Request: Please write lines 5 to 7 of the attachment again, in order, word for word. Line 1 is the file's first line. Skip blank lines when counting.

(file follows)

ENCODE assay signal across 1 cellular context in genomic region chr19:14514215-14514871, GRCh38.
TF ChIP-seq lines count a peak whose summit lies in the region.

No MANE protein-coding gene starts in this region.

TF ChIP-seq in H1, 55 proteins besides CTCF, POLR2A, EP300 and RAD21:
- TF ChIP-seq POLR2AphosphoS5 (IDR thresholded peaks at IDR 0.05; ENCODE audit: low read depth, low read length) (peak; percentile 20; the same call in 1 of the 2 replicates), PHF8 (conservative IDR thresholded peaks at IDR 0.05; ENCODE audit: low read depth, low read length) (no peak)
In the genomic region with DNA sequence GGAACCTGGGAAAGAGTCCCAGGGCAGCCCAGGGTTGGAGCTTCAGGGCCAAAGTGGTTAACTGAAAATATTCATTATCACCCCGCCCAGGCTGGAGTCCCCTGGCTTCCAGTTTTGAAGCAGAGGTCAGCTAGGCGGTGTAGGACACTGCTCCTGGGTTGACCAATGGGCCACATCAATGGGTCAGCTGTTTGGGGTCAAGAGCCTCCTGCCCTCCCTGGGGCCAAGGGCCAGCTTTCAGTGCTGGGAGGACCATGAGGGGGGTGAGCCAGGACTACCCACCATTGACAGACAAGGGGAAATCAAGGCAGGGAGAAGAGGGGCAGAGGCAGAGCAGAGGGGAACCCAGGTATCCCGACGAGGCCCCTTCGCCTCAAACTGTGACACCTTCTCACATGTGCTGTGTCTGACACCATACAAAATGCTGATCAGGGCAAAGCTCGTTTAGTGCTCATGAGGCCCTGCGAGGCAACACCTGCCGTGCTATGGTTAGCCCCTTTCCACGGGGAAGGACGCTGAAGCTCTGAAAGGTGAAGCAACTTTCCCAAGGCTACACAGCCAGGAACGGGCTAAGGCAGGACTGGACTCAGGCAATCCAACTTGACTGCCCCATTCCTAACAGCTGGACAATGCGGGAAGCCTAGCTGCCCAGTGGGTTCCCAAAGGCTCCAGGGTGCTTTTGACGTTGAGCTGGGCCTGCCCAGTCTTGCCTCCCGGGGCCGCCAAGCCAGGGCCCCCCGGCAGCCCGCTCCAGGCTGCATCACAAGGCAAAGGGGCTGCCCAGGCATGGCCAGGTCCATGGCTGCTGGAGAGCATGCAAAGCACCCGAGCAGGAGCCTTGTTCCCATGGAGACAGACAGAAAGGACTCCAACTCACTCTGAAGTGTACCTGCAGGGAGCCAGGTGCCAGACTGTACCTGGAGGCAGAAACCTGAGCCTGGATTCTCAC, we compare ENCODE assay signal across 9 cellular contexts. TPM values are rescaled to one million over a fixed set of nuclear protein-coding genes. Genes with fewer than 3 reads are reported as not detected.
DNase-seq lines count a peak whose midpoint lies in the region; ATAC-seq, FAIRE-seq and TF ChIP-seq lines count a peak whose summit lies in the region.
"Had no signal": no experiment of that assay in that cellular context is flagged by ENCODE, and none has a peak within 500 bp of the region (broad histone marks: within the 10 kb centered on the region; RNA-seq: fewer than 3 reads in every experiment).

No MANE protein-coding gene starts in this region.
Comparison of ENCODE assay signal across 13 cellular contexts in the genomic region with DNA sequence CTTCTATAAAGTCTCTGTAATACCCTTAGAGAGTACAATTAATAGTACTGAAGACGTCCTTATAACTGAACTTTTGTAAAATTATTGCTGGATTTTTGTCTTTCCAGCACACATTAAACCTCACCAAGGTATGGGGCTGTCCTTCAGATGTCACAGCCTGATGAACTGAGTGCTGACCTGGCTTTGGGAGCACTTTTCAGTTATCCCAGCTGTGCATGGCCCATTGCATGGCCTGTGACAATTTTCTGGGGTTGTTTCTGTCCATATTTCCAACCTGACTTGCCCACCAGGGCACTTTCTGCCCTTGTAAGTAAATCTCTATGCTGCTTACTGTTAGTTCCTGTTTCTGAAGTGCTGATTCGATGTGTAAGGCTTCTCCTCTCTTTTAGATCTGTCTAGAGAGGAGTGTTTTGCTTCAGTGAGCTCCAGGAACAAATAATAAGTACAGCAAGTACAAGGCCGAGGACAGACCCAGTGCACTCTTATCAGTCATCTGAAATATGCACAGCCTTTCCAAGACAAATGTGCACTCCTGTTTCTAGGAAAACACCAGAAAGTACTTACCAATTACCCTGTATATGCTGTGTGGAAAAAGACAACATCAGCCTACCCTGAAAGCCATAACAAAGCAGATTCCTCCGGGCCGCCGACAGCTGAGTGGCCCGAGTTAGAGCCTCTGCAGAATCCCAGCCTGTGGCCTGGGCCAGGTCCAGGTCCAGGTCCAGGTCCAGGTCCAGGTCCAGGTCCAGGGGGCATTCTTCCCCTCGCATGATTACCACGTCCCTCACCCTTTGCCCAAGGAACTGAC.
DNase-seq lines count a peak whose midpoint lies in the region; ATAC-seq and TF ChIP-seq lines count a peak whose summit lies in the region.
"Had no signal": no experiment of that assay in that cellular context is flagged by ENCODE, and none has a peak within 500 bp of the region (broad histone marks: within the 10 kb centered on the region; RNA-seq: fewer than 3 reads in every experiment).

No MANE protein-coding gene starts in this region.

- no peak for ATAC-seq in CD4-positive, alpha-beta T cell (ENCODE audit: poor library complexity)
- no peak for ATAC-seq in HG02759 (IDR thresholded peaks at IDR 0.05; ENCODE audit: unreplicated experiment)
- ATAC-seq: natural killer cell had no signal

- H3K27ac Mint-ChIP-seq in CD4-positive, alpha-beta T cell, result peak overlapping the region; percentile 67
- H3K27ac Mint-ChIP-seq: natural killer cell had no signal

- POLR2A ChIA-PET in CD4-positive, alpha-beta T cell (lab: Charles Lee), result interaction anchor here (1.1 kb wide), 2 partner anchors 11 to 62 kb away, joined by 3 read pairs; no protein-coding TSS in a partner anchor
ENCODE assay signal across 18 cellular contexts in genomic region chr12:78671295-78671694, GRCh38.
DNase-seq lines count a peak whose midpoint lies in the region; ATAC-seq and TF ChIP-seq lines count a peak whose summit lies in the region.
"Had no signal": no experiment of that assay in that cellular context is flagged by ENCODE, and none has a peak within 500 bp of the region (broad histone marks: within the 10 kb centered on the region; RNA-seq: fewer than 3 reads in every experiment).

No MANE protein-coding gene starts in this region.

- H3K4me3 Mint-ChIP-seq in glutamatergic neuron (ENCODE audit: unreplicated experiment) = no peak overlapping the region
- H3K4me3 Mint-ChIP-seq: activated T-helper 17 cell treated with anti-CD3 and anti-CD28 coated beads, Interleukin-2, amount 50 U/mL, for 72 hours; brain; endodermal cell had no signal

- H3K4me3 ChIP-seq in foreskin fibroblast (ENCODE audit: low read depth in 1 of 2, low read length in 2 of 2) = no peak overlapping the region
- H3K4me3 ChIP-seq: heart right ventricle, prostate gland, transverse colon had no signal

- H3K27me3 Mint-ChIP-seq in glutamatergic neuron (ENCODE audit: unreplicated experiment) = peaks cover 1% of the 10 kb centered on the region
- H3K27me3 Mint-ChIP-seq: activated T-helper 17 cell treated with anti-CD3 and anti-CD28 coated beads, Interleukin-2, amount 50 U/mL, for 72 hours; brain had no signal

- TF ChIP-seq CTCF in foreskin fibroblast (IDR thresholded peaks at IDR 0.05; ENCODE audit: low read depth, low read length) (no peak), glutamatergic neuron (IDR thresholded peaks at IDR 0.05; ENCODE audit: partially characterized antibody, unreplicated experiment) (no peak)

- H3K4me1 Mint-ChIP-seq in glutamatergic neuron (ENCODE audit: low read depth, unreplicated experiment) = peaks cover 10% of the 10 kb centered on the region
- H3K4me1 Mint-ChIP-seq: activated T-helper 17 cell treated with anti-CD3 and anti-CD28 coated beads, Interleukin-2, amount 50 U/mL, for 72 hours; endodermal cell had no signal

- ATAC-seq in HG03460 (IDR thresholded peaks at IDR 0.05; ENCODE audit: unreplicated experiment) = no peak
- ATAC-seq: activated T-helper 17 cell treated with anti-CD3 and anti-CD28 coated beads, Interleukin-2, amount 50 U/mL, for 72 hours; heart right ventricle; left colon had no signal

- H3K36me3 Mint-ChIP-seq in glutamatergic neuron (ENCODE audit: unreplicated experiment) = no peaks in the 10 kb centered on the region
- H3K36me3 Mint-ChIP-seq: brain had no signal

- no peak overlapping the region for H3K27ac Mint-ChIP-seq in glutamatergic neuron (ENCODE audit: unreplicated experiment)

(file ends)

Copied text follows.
- TF ChIP-seq POLR2AphosphoS5 (IDR thresholded peaks at IDR 0.05; ENCODE audit: low read depth, low read length) (peak; percentile 20; the same call in 1 of the 2 replicates), PHF8 (conservative IDR thresholded peaks at IDR 0.05; ENCODE audit: low read depth, low read length) (no peak)
In the genomic region with DNA sequence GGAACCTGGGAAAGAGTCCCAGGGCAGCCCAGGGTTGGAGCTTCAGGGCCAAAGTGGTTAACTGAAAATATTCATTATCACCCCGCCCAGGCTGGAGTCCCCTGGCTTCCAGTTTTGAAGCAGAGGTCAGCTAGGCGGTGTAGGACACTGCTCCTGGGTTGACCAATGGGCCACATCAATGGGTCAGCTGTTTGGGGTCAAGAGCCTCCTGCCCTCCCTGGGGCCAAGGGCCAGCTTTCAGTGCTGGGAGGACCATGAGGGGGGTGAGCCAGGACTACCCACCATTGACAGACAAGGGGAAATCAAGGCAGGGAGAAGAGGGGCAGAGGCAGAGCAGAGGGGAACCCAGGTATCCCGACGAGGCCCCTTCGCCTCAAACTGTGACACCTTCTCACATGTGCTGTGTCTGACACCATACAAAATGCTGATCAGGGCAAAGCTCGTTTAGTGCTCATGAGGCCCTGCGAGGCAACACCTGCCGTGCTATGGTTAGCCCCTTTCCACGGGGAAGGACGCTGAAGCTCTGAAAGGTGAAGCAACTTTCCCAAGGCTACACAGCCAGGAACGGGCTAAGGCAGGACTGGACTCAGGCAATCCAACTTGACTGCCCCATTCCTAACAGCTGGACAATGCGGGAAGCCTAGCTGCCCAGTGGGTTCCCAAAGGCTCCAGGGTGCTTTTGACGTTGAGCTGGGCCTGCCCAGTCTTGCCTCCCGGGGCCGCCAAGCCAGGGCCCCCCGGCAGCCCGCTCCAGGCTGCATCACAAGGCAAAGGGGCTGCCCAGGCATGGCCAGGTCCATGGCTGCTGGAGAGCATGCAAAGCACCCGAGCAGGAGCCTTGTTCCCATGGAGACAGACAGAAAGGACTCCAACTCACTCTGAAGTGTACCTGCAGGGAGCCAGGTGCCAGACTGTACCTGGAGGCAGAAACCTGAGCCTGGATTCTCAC, we compare ENCODE assay signal across 9 cellular contexts. TPM values are rescaled to one million over a fixed set of nuclear protein-coding genes. Genes with fewer than 3 reads are reported as not detected.
DNase-seq lines count a peak whose midpoint lies in the region; ATAC-seq, FAIRE-seq and TF ChIP-seq lines count a peak whose summit lies in the region.